by Elizabeth Jeffrey-Arceneaux, M.S., BCBA
Autism Spectrum Therapies (AST), Louisiana
With summer fast approaching, the increased time for preferred activities may be a point for joy and satisfaction, but this can also challenge parents as they attempt to transition kids from necessary tasks and activities. Most children, particularly those with autism, benefit from structure and routine in their schedule.
One of the reasons summer can create a challenge is that routines shift dramatically—or disappear altogether. This is further exasperated by the changing protocols of the pandemic, where we wear masks and stand six feet apart one day, only to loosen the mask mandate and stand three feet apart the next.
There are things you can do, however, to ease this transition and keep your child engaged this summer. Consider these five tips:
Only Take On What You Can Manage
For starters, understand what will allow your child to thrive and what you, as a parent or caregiver, can manage. Professionally, I’ve spoken to many parents who feel tired and frustrated—mostly due to their tendency to take on more than they have the time and energy to manage.
While it’s important to provide opportunities for your child, be careful of overdoing it and creating stress for yourself—and the whole family. Strategize and play to your child’s strengths.
To avoid taking on more than your family can handle, you first need to realize that you can’t do everything—and need to prioritize. Decide the three most important things to you, as a parent or caregiver who knows your child and family well, and plan around those goals. For example, your goals might be to increase education, family fun, and time outside.
With your top three priorities identified, seek out resources to meet those goals. For example, many states offer an extended school year (ESY) option for children with disabilities. This program varies across the United States but provides a way to maintain educational activities at no cost to parents and caregivers in the same school system your child normally attends. Another option might be increased therapy time.
Often, you can find fun things to do with your family by attending events in your city. Many cities, in fact, host particular days in which children with autism or sensory sensitivity are given priority. In Louisiana, where I live, zoos, libraries, and other places host sensory days. These can be a great introduction to new activities. It might take research and planning, but doing so can help your child and family cultivate a wider array of interests.
Spend Time Outdoors
As my colleague, Genevieve Marshall, recently discussed on our blog, time in nature is good for all of us, particularly kids with autism. In fact, many children with autism enjoy water play, which you can set up outdoors, even without access to a pool. Simply fill up bowls or an inflatable pool, and give your child a mix of cups and utensils to interact with water in various ways.
I keep a running list of outdoor sensory activities for my own children that includes:
- tinting water with food coloring
- mixing water with sand
- making mud pies
- drawing with sidewalk chalk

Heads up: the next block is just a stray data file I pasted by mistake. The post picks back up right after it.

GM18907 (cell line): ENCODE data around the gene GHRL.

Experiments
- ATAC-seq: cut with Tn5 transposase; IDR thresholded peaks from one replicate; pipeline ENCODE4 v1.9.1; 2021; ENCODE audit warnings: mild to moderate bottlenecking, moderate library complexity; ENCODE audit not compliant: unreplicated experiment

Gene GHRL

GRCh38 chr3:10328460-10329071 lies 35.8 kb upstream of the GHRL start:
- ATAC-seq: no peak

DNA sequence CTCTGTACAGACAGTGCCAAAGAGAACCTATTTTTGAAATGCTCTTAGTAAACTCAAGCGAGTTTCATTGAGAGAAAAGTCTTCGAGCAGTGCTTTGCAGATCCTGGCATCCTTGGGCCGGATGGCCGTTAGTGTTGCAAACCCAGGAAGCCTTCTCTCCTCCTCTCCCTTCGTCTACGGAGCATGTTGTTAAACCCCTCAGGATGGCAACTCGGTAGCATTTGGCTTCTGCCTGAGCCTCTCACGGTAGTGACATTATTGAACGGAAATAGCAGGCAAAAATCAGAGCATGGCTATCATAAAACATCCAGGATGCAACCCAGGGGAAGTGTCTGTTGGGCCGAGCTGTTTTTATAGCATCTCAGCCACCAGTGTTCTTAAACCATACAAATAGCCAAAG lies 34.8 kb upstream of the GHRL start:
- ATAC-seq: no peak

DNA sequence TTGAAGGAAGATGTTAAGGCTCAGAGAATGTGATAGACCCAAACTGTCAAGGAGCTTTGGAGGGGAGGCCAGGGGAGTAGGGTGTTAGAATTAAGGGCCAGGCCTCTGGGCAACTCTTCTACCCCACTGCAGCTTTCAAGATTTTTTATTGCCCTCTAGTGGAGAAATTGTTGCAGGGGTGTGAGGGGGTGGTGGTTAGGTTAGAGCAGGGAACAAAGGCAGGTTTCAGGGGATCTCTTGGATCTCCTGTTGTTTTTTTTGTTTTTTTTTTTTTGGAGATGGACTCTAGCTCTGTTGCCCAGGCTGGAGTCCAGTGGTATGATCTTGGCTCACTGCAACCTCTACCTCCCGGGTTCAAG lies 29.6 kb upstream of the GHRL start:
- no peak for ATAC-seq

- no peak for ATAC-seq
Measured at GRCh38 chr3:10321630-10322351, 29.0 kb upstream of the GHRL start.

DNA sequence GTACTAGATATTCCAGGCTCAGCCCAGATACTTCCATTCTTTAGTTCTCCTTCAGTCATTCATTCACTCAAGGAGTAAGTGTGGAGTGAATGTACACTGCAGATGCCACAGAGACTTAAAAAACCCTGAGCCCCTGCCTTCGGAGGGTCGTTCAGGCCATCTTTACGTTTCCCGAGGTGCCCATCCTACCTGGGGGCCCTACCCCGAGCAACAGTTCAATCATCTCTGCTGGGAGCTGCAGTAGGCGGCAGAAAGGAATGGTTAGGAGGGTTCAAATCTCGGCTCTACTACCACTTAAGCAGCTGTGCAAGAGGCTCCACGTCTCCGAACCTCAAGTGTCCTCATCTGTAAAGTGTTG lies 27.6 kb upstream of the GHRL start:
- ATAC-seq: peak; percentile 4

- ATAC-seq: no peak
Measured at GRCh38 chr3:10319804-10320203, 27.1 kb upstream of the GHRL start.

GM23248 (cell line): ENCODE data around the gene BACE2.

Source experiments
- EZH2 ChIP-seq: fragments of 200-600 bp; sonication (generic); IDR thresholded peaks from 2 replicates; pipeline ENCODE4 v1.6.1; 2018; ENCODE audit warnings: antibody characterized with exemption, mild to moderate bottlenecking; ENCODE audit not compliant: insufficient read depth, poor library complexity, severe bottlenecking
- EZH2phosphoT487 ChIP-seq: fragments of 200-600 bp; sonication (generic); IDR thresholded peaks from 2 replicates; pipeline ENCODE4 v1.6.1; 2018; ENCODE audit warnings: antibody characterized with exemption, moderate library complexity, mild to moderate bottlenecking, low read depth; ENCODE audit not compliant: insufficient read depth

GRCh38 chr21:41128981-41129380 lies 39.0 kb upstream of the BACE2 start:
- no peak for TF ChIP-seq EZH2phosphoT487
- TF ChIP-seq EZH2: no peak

- collecting and painting rocks (or simply setting up an easel and paints outdoors)
- blowing bubbles (and making homemade bubbles)
- picking flowers or weeds
The list goes on. These activities engage children on a sensory level, while allowing kids to spend essential time outside.
Plan—But Plan Flexibly
Although it’s critical to plan as much as possible for summer, it’s also important to accept and expect that you will need to be flexible. Often, programs like ESY and accessible summer camps don’t last the entire day. You can fill in unstructured time by having a loose schedule in place anchored by sleep, snack, and highly preferred break activities. Consider, too, using a visual aid and timer as you transition between activities, and do your best to stay consistent (and flexible!) across days.
If you have more than one child, realize and expect that your children are different, and prepare accordingly. For example, I have two toddlers. My youngest, at age two, typically is a wild and reckless toddler who loves new things, fireworks, and getting dirty. At the beach, he holds his father’s hand and loves hearing the ocean and feeling it cover his feet. He doesn’t mind varied environments with different sounds and senses.
My oldest, now three, hates fireworks and covers her ears. All loud noises cause her distress, particularly when unexpected. She loves playing in the sand at the beach but cries that the ocean is too loud. She also hates and refuses to walk across reflective floors. Instead of forcing her to fall in line and like the same things her brother likes, I give her earphones and encourage her to enjoy things from afar. I accept and honor their differences.
As you gear up for what we anticipate will be a more relaxed, open summer than last year, due to the pandemic, keep in mind that planning, prioritizing, and concentrating on what matters most to you and your family are key. Remember, too, that your time and energy are limited. Resist the urge to overschedule your family, and know that downtime is good for us all.
For more tips on helping your child with transitions, read “Easing Your Child Back Into Life Post-Pandemic.”